Demitri Corbin, Arts Commission member and founder of the Peach Tree Theater Company, added that some of the funding would go toward sustaining educational arts programs within the school district, an important goal in these trying times.
A motion was made to amend the budget to allocate $14,575 to the Arts Commission instead of the $6,000 initially budgeted. That includes the commission’s request of $11,575, $7,000 of which will be reallocated to other organizations in the form of arts grants. An additional $3,000 was added to the total, for repainting the walls and refurbishing the lighting in the City Hall’s art gallery space.
DeVito agreed to the motion, after a long suspenseful pause, and the amendment was approved unanimously.
Earlier at the meeting, Judy Gabriel, a member of Skate Ojai, another outside organization in need of funds, asked for more clarity from the city on the prospective site for the future skate park. With $293,348 already in the bag, Skate Ojai plans to build a permanent in-ground concrete park, said Gabriel. Rumors that the intended school district site was not as secure as initially hoped for seemed to be affecting the fund-raising process, she added.
Horgan said that the council would not be prepared to make any statements until they had all the details. Although those details were initially to be analyzed at the regular council meeting on July 8, city manager Jere Kersnar said that city staff would not yet be prepared for such a meeting at that time and he would have to schedule a special meeting at a later date.
In other council news, a 5 percent increase of the city manager’s annual salary was unanimously approved, bringing his total earnings to $159,954.03.
“The city manager, of course, received a stellar review,” said Hanstad, who served on the deciding committee with Horgan.
Later at the meeting a new parcel map dividing the property at 310, 312, 316 E. Matilija St. and 207 N. Montgomery St., formerly Clausen Funeral Home and currently the location of Theater 150, into four parcels was approved unanimously. The four new lots house the new theater location as well as some residences in the back. Council members applauded property owner Jim Exon on his new parcel map, which would help keep the downtown lots small and affordable while protecting the property from large-scale commercial development.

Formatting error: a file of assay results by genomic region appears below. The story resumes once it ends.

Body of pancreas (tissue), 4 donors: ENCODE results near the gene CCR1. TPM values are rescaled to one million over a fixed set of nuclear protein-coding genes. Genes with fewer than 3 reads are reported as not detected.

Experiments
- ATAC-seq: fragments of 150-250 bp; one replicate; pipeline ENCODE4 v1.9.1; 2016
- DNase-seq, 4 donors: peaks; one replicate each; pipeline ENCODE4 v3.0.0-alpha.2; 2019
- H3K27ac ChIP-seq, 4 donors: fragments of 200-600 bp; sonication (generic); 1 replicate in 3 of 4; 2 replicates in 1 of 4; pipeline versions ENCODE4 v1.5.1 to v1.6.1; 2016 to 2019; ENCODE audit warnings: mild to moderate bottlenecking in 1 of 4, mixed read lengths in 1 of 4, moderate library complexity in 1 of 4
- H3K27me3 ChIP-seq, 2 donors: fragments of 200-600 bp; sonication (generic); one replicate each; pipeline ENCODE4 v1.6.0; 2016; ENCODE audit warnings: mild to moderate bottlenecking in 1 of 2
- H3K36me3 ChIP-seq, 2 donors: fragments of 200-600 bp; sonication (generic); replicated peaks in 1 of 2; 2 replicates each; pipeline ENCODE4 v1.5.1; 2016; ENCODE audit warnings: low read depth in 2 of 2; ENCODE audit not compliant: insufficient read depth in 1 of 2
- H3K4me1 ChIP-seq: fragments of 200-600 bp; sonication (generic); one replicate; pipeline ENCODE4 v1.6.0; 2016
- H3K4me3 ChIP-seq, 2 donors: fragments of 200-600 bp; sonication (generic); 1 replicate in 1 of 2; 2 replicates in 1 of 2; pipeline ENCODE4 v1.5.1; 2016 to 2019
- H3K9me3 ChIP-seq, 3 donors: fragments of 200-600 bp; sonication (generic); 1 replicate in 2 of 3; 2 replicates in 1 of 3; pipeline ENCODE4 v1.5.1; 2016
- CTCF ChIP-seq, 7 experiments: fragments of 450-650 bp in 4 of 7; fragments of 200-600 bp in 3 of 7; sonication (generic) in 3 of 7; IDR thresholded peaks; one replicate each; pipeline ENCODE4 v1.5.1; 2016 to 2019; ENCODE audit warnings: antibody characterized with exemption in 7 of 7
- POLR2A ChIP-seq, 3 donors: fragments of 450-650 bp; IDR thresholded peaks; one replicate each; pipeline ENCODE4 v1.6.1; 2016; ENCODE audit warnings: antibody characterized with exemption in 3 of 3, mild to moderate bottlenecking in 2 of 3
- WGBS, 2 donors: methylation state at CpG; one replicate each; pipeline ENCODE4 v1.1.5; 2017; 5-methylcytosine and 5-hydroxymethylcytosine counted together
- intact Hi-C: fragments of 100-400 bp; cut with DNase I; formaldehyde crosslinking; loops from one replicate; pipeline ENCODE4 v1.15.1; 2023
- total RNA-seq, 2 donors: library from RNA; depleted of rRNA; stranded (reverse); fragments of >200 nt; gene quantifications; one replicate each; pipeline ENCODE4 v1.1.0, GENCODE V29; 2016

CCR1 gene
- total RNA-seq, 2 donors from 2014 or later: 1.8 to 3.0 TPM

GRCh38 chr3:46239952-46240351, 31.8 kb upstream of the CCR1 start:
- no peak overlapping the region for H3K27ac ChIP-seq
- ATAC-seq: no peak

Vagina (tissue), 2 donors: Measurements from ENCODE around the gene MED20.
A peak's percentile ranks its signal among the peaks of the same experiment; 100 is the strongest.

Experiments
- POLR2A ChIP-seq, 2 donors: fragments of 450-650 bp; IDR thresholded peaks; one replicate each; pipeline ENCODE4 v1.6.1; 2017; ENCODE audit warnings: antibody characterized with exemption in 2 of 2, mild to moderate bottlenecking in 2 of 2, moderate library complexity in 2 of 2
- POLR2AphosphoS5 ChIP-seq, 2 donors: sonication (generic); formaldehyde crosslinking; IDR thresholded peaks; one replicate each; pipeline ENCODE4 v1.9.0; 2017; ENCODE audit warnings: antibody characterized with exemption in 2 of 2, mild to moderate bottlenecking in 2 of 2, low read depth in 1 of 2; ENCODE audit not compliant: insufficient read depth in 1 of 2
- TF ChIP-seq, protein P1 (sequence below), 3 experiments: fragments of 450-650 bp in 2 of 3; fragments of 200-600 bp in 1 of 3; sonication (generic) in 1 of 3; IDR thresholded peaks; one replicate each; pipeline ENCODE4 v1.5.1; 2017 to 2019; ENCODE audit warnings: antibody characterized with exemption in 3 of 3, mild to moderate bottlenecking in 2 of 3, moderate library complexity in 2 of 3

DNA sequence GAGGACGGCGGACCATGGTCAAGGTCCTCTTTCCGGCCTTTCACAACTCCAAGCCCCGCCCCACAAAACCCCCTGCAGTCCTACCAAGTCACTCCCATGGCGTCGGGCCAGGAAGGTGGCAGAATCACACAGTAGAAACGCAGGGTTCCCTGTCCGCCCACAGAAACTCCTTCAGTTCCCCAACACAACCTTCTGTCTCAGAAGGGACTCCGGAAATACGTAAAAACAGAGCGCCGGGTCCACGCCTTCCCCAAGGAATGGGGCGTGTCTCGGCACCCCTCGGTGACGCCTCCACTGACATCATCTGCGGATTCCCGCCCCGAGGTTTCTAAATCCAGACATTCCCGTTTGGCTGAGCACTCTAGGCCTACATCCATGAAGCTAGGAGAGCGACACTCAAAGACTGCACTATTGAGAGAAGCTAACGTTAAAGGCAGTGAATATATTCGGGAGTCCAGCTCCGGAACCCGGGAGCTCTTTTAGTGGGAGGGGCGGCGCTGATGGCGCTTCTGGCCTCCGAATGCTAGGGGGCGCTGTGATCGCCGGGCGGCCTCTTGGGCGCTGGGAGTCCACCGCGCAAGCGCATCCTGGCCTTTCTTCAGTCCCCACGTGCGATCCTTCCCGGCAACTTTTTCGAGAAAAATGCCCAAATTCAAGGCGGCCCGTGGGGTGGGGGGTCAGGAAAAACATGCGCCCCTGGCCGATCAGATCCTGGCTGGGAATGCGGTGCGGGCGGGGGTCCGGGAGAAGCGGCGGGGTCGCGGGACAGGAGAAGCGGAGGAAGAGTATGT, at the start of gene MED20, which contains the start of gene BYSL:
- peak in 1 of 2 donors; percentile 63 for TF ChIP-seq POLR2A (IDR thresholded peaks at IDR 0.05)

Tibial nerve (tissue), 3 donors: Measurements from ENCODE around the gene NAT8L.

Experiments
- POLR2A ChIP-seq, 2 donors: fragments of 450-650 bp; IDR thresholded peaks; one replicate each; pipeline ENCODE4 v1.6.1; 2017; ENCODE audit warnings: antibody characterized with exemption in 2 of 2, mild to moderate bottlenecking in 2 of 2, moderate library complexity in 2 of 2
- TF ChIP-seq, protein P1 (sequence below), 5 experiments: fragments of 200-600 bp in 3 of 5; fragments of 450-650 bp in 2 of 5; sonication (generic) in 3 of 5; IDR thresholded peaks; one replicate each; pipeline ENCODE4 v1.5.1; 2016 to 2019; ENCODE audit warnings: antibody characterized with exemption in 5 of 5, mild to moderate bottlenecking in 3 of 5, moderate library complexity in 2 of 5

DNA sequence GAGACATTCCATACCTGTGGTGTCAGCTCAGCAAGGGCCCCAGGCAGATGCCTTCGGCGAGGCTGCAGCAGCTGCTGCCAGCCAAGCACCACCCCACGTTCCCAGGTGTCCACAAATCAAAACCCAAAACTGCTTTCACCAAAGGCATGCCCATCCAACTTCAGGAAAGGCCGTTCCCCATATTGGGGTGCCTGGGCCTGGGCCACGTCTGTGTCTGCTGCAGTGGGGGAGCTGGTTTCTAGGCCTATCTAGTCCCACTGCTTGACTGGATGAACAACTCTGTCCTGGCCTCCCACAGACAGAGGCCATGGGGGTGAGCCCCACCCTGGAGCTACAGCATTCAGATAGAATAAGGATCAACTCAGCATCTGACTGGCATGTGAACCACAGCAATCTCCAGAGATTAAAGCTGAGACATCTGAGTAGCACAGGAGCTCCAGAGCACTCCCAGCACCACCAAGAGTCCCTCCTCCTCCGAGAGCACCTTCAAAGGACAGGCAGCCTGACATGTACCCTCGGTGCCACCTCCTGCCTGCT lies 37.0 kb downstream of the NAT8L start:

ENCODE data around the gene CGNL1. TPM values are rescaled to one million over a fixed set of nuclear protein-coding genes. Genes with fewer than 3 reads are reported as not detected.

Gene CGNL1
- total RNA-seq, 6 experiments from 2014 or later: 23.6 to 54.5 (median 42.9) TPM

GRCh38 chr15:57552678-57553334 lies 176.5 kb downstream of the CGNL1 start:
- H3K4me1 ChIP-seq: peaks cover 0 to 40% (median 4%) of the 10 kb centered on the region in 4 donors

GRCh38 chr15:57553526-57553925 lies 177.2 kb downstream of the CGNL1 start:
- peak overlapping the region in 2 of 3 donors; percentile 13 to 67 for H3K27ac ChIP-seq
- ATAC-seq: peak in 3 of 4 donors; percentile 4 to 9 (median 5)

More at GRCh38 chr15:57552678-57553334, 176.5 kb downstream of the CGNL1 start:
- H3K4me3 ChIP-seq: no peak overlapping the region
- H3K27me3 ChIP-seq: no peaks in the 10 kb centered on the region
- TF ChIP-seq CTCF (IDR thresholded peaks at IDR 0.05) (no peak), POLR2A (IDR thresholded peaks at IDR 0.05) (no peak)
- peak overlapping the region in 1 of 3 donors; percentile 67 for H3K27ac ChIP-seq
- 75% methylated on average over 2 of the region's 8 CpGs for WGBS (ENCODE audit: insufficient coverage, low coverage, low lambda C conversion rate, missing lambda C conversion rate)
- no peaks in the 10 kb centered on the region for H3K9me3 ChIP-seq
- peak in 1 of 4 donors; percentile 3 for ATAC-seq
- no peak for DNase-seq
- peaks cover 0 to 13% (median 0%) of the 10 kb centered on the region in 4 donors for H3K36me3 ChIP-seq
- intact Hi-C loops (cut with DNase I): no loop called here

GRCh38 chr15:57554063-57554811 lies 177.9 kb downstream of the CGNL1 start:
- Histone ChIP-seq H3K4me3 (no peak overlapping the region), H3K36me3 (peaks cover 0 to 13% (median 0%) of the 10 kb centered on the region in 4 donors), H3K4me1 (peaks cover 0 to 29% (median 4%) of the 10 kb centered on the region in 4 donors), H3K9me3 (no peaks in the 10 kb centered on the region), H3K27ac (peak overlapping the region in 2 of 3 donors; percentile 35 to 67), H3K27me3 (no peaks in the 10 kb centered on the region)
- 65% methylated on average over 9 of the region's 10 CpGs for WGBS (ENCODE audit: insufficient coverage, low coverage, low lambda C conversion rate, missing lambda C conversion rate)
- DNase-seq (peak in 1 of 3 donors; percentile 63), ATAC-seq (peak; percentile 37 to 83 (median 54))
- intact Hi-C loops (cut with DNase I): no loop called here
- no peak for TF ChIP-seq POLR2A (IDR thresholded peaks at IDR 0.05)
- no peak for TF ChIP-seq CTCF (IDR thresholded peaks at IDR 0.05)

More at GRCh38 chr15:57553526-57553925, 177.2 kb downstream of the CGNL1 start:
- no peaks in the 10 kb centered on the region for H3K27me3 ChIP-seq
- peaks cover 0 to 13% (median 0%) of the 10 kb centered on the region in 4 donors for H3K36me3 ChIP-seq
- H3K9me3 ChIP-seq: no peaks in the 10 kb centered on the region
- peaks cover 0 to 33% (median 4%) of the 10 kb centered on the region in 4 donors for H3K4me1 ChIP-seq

Also at the meeting the council heard the first reading of a draft ordinance which would give qualified historic properties tax incentives to foster the preservation of privately owned, historic residential and commercial properties.
Under the 1972 Mills Act, cities and counties can enter into contracts with private property owners who actively restore and maintain their historic properties in exchange for tax relief. The tax savings is supposed to make it easier for property owners to restore and renovate historic buildings. The owners must agree to work on the improvement of their property for at least 10 years in order to get the incentive. Participants save between 40 to 60 percent on taxes each year. The ordinance, drafted by the city attorney, will be reviewed by the Planning Commission at its July 16 meeting along with a public hearing on the subject.

1 comment:

Anonymous said...

It seems to me that the Arts Commission could be an all-volunteer, non-city funded organization which could conduct its own fundraising efforts.
Spending city money on an art's commission seens foolhardy to me because the city is in such dire financial straits.
I agree that Ojai needs to maintain its reputation as an arts center, but isn't there some other way to do it?